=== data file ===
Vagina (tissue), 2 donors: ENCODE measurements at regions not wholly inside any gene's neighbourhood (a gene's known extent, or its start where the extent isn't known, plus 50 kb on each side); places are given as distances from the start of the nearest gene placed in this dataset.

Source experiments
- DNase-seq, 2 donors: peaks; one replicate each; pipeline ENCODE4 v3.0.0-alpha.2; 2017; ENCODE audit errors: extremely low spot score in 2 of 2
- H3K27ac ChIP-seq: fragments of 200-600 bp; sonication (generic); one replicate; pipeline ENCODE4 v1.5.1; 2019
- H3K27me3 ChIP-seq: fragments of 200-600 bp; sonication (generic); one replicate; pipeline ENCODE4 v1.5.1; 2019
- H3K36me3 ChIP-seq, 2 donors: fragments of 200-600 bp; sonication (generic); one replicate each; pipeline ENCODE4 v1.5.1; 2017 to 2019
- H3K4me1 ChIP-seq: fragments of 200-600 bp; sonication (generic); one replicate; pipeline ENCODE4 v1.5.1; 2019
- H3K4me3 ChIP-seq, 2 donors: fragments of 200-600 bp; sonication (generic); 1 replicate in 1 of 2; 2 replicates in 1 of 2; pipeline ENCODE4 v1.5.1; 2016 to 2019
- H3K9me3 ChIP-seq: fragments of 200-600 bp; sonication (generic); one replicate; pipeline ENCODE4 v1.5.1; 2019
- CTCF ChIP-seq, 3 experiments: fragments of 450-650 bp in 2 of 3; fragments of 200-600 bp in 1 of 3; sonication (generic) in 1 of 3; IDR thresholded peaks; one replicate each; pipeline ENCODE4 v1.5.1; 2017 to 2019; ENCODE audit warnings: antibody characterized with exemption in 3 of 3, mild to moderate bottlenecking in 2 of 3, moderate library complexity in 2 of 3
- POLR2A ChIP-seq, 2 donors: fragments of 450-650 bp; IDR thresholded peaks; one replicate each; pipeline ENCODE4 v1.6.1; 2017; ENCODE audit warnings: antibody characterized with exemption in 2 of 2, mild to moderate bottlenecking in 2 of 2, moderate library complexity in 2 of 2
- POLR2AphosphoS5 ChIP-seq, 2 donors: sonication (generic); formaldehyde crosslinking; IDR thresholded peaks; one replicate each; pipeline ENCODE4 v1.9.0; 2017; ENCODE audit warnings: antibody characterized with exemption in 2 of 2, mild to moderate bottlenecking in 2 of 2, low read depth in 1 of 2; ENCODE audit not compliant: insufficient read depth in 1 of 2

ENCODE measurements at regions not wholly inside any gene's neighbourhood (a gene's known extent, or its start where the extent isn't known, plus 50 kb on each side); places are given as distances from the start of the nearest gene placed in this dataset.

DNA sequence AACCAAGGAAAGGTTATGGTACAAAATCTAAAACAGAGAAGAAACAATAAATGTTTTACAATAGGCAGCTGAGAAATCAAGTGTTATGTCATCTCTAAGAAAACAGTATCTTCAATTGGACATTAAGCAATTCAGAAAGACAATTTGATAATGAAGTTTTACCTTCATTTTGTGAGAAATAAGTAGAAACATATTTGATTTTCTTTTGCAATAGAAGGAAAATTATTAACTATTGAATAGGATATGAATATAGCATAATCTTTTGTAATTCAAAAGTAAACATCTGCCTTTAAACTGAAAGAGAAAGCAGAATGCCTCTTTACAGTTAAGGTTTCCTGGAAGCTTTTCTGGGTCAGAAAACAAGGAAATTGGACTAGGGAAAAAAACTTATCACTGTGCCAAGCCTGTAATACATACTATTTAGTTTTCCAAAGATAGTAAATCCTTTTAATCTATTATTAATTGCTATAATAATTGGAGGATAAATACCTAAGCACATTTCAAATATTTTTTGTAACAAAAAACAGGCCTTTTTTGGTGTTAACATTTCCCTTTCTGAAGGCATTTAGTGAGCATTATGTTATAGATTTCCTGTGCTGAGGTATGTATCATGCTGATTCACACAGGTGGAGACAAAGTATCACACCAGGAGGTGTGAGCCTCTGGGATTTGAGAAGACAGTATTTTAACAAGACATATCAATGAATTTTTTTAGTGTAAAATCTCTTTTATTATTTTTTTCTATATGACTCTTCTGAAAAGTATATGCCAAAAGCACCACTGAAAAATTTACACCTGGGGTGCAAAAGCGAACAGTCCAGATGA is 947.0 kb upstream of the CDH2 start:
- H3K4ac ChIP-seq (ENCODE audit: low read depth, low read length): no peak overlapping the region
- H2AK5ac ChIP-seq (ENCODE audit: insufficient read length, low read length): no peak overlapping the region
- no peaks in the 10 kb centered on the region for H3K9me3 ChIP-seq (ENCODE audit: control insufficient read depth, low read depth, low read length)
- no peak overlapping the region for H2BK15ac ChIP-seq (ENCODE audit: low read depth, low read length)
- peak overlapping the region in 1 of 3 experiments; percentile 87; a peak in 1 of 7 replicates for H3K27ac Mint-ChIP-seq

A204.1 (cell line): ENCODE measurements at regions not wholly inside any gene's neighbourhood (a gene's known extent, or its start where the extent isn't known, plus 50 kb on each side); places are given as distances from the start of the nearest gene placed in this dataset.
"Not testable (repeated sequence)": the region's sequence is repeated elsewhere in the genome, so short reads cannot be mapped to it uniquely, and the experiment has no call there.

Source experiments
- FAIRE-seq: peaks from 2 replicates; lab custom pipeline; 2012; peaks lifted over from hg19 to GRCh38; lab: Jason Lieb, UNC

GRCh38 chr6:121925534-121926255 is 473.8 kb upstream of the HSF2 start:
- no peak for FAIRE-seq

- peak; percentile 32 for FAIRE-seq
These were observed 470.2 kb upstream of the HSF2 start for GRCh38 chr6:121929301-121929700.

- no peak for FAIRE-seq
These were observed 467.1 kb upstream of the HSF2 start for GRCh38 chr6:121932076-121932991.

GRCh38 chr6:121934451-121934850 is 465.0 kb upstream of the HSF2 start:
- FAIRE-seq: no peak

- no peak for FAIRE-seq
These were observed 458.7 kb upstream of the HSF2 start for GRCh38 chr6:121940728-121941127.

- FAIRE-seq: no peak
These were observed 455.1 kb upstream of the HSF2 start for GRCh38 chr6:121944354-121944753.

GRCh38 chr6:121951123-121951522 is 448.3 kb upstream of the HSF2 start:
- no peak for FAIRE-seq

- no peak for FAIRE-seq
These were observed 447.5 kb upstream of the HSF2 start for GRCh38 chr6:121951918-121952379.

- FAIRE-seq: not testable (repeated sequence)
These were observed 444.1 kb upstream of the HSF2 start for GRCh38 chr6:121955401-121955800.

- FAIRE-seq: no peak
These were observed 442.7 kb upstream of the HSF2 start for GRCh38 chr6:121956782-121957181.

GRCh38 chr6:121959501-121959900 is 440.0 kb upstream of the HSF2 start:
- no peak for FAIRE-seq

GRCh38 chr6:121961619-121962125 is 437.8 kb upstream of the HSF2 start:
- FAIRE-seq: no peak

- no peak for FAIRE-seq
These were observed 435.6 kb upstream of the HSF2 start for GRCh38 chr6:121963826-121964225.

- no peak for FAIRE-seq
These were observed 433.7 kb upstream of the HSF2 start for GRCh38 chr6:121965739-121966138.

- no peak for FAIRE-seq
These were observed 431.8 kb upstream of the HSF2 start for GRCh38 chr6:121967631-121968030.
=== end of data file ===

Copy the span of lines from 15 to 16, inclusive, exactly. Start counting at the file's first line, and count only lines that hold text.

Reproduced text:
- H3K4ac ChIP-seq (ENCODE audit: low read depth, low read length): no peak overlapping the region
- H2AK5ac ChIP-seq (ENCODE audit: insufficient read length, low read length): no peak overlapping the region